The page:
Premier Doug Ford went on a business trip to Ohio declaring “I’m a big Republican” but taking U.S. President Donald Trump to task on trade.
Ford, who last year said there was “not a doubt in my mind” he would have voted for Trump, took aim at protectionist policies during a stop in Columbus, the state capital where he held a roundtable discussion with businesses and met with Gov. Mike DeWine, a Republican.
“God bless the president and don’t get me wrong. Full disclosure: I’m a big Republican, I’m a supporter, conservative-minded and Jason’s probably more conservative than I am,” said the premier, who was appearing with Alberta Premier Jason Kenney before a business audience.
“But, you know, this protectionism, it’s just not going to work.”
Ford’s office later said the premier, who spent years working for his family’s printing company at its Chicago operation, is not a card-carrying Republican.
The premier repeated an earlier appeal for an end to “Buy America” policies that restrict Ontario companies from bidding on some government contracts, and said millions of jobs are at stake on both sides of the border. Buy American legislation forces large infrastructure and other projects that receive federal funding to have high levels of U.S. content or manufactured goods.
“We have to take this protectionism mentality, Buy America, away,” Ford added. “Canada is different than any other country. We’re your largest trading partner, we’re your closest ally, largest unprotected border in the world. Canadians look at the United States as their big brother.”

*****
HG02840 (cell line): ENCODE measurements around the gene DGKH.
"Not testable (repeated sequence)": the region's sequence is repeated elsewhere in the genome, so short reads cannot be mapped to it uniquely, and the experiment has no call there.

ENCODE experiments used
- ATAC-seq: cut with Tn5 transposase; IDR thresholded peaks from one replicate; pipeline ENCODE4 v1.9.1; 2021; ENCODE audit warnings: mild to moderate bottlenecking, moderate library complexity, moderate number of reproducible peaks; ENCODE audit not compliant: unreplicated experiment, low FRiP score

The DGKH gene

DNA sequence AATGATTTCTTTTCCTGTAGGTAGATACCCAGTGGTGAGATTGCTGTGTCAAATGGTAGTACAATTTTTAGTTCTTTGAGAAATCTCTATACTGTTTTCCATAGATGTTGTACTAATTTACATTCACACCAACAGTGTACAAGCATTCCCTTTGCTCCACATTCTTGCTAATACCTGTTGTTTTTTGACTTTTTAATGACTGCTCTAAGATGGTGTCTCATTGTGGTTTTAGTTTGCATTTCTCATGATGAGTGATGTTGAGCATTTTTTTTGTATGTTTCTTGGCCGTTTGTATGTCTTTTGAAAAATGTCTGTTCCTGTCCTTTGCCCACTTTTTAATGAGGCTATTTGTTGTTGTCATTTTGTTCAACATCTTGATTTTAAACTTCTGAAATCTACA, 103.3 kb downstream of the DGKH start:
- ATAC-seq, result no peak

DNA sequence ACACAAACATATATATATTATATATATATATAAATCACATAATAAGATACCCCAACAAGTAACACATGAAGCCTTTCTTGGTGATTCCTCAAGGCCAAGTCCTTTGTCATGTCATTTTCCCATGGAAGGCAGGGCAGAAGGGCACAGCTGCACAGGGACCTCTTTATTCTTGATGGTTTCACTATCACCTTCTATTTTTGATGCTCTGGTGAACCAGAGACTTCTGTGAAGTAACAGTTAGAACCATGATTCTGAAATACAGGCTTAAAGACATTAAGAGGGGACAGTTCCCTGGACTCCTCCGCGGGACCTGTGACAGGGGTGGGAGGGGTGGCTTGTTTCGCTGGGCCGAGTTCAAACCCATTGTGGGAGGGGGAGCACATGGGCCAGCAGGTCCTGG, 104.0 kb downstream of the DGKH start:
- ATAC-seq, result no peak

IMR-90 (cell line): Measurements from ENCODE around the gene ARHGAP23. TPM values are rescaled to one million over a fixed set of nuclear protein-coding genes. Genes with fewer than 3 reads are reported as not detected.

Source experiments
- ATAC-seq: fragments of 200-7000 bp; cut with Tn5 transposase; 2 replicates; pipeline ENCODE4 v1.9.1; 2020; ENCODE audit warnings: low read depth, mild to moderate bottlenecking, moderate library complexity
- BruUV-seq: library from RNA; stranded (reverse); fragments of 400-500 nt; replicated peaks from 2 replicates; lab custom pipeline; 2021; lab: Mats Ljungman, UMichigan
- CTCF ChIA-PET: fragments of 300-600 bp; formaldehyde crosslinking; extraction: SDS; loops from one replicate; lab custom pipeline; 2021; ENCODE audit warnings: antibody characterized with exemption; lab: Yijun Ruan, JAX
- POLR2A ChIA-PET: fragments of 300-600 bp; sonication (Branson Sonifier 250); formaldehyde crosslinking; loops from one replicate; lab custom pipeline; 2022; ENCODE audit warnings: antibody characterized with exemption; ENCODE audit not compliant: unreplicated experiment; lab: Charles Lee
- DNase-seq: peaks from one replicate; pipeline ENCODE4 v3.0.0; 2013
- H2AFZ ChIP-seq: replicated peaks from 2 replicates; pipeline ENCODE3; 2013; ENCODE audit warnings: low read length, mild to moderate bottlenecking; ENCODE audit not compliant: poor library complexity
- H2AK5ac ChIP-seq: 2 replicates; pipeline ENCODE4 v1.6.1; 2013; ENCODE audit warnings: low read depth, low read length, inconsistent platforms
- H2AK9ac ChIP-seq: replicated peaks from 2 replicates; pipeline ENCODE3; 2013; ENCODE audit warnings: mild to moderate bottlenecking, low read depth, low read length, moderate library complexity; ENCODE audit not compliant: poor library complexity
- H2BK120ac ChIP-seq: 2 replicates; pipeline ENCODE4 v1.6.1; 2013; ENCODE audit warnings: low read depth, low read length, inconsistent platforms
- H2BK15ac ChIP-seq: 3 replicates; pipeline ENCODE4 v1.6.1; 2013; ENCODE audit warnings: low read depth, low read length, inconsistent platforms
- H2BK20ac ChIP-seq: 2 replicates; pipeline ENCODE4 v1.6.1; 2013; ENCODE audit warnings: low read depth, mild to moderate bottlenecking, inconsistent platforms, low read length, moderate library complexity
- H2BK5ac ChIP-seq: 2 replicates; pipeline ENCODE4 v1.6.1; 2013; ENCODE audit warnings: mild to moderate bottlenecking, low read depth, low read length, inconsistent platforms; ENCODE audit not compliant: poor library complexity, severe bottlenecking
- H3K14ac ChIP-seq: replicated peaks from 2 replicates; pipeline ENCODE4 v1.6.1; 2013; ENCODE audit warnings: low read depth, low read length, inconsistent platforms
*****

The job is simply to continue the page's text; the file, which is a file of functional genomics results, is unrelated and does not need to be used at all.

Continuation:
He pushed for an exemption for Ontario and said the U.S. with its “sheer economic power” and Canadian provinces with abundant natural resources would be stronger working together as a bloc to compete with India and China.
“When we work together, we’re unstoppable,” Ford said.
Two-way trade between Ontario and Ohio totalled $23.1 billion (U.S.) last year, with $6.9 billion of that in the automotive sector alone. That includes Ford Motor Co. plants in Cleveland and Lima that make engines for the Ford Edge, Flex and other vehicles assembled in Oakville, and Ford Motor’s Windsor plant that makes truck engines for the company’s Ohio Assembly Plant in Avon Lake.
A Honda plant in Alliston, north of Toronto, makes engines for Accord sedans made in Marysville, OH., and a Honda plant in Anna, OH, exports engines to Alliston where another factory assembles Civics and CR-V models.
Ford also told a business audience hosted by the Ohio-Canada Business Association that Ontario is working to cut red tape.
“Nothing’s worse when a government is sitting there like the nanny state, telling you how to run your business, what you can do, what you can’t do,” said Ford, who is facing opposition from the Ontario Chamber of Commerce and the Canadian Civil Liberties Association for forcing gas stations to post stickers attacking the federal carbon tax.
“I think businesses are great stewards of their own industry. They’re held accountable by the people and the market.”
The CCLA has launched a court challenge of the stickers, which have been peeling off in a public relations fiasco for the provincial government, arguing they are “compelled political speech” which violates the Charter of Rights and Freedoms.
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Ford also faced a warning from the three million-member U.S. Chamber of Commerce in June over his plan to unilaterally cancel a contract with the Beer Store to put beer in corner stores, outlawing compensation payments for the brewing companies involved.
The U.S. Chamber warned such a move would send “a negative signal…about the business and investment climate in Ontario” and undermine Ford’s “open for business” mantra.